South San Francisco decided to table a proposal to require the inspection of homes prior to them being placed on the market to curb safety concerns.
On Wednesday, the South San Francisco City Council held a special study session to discuss the proposal to create a residential point of sale safety inspection program. Under the proposal, a property owner would be required to have an inspection for possible code violations prior to selling the home. The move, Fire Chief Phil White wrote in a staff report, would help curb ongoing building violations which cause safety concerns. Realtors, on the other hand, questioned the legality and effectiveness of the proposal.
The meetings were going nowhere, said Mayor Pro Tem Karyl Matsumoto, before the council agreed to stop further conversations.
A recent review of completed home safety inspections showed the Fire Department completed 454 inspections in a 14-month period. During those inspections, 15 percent, or 68 homes, had a safety violation. Unpermitted construction — such as illegal bedrooms and/or garage conversions — was the most common violation followed by improperly installed water heaters and window bar violations. About 5 percent of the homes received a citation which, in total, created less than $5,000 in fines, White wrote.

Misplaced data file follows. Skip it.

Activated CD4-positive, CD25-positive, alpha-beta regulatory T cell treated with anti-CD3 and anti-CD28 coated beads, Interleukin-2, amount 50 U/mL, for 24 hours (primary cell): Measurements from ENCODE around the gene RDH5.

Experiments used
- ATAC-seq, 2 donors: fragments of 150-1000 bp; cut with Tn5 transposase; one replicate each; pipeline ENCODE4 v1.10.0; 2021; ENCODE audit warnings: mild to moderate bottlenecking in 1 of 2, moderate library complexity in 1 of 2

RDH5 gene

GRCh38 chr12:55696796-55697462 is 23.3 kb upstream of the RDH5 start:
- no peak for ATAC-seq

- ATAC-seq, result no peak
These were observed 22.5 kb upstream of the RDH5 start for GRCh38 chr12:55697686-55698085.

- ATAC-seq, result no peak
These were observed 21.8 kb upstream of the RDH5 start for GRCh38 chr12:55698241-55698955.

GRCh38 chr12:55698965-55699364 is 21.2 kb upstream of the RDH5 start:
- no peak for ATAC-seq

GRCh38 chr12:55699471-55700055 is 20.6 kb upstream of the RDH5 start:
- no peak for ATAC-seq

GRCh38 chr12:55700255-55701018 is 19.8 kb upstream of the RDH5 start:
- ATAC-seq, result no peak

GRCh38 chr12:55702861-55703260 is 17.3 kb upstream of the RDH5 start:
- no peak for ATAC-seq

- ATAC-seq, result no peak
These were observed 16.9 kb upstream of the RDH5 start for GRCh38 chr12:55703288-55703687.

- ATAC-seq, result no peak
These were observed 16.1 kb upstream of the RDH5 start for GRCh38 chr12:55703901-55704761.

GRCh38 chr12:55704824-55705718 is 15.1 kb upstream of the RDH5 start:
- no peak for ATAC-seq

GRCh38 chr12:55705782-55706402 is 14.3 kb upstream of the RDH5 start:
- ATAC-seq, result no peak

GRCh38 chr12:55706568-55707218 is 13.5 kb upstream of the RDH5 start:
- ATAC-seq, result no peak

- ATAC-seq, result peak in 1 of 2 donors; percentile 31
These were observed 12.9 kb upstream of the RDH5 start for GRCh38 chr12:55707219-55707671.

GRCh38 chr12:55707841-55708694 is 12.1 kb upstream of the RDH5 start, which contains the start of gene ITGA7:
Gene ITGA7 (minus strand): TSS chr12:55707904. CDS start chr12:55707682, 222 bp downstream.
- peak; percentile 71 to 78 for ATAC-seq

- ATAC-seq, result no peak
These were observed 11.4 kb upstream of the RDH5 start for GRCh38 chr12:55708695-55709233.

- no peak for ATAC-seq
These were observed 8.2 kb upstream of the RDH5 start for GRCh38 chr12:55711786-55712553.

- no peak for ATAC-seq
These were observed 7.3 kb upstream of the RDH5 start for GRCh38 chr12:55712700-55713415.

The San Mateo County Association of Realtors, on the other hand, described the proposal as creating warrantless inspections that can result in tens of thousands of dollars in fines for homeowners. Steve Blanton, executive officer of the San Mateo County Association of Realtors, was pleased with the council's decision to drop the idea.
"By their action, the City Council reaffirmed to South San Francisco residents that home ownership matters,” Blanton said in a prepared statement. "We are extremely grateful to the South San Francisco City Council for listening to their constituents and the business community.”